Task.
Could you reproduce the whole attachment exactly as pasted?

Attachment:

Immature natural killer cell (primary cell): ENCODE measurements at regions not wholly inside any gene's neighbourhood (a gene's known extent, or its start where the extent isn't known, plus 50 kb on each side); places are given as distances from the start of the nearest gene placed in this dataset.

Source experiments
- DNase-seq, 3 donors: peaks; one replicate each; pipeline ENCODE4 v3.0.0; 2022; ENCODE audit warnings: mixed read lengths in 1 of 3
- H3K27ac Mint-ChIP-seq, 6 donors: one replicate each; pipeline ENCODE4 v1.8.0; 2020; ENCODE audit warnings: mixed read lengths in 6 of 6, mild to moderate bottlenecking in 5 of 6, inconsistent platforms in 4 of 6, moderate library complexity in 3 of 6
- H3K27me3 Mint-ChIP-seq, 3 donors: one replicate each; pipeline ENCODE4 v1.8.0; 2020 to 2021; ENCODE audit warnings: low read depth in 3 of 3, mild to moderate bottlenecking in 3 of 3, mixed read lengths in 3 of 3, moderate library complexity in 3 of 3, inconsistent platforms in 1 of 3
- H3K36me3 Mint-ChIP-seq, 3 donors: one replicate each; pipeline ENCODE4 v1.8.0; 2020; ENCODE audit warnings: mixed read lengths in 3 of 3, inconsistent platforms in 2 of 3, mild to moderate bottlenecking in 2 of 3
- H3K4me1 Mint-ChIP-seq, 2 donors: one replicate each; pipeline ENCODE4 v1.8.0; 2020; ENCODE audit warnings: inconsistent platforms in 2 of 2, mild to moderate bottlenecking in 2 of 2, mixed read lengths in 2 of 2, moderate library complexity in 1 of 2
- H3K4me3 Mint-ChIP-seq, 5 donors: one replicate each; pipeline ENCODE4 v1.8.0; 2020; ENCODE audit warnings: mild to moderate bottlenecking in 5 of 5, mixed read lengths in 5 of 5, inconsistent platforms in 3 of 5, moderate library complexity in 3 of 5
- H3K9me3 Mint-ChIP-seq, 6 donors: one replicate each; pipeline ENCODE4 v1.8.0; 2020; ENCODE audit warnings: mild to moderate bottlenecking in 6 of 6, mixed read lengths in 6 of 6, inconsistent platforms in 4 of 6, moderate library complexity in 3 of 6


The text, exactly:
Immature natural killer cell (primary cell): ENCODE measurements at regions not wholly inside any gene's neighbourhood (a gene's known extent, or its start where the extent isn't known, plus 50 kb on each side); places are given as distances from the start of the nearest gene placed in this dataset.

Source experiments
- DNase-seq, 3 donors: peaks; one replicate each; pipeline ENCODE4 v3.0.0; 2022; ENCODE audit warnings: mixed read lengths in 1 of 3
- H3K27ac Mint-ChIP-seq, 6 donors: one replicate each; pipeline ENCODE4 v1.8.0; 2020; ENCODE audit warnings: mixed read lengths in 6 of 6, mild to moderate bottlenecking in 5 of 6, inconsistent platforms in 4 of 6, moderate library complexity in 3 of 6
- H3K27me3 Mint-ChIP-seq, 3 donors: one replicate each; pipeline ENCODE4 v1.8.0; 2020 to 2021; ENCODE audit warnings: low read depth in 3 of 3, mild to moderate bottlenecking in 3 of 3, mixed read lengths in 3 of 3, moderate library complexity in 3 of 3, inconsistent platforms in 1 of 3
- H3K36me3 Mint-ChIP-seq, 3 donors: one replicate each; pipeline ENCODE4 v1.8.0; 2020; ENCODE audit warnings: mixed read lengths in 3 of 3, inconsistent platforms in 2 of 3, mild to moderate bottlenecking in 2 of 3
- H3K4me1 Mint-ChIP-seq, 2 donors: one replicate each; pipeline ENCODE4 v1.8.0; 2020; ENCODE audit warnings: inconsistent platforms in 2 of 2, mild to moderate bottlenecking in 2 of 2, mixed read lengths in 2 of 2, moderate library complexity in 1 of 2
- H3K4me3 Mint-ChIP-seq, 5 donors: one replicate each; pipeline ENCODE4 v1.8.0; 2020; ENCODE audit warnings: mild to moderate bottlenecking in 5 of 5, mixed read lengths in 5 of 5, inconsistent platforms in 3 of 5, moderate library complexity in 3 of 5
- H3K9me3 Mint-ChIP-seq, 6 donors: one replicate each; pipeline ENCODE4 v1.8.0; 2020; ENCODE audit warnings: mild to moderate bottlenecking in 6 of 6, mixed read lengths in 6 of 6, inconsistent platforms in 4 of 6, moderate library complexity in 3 of 6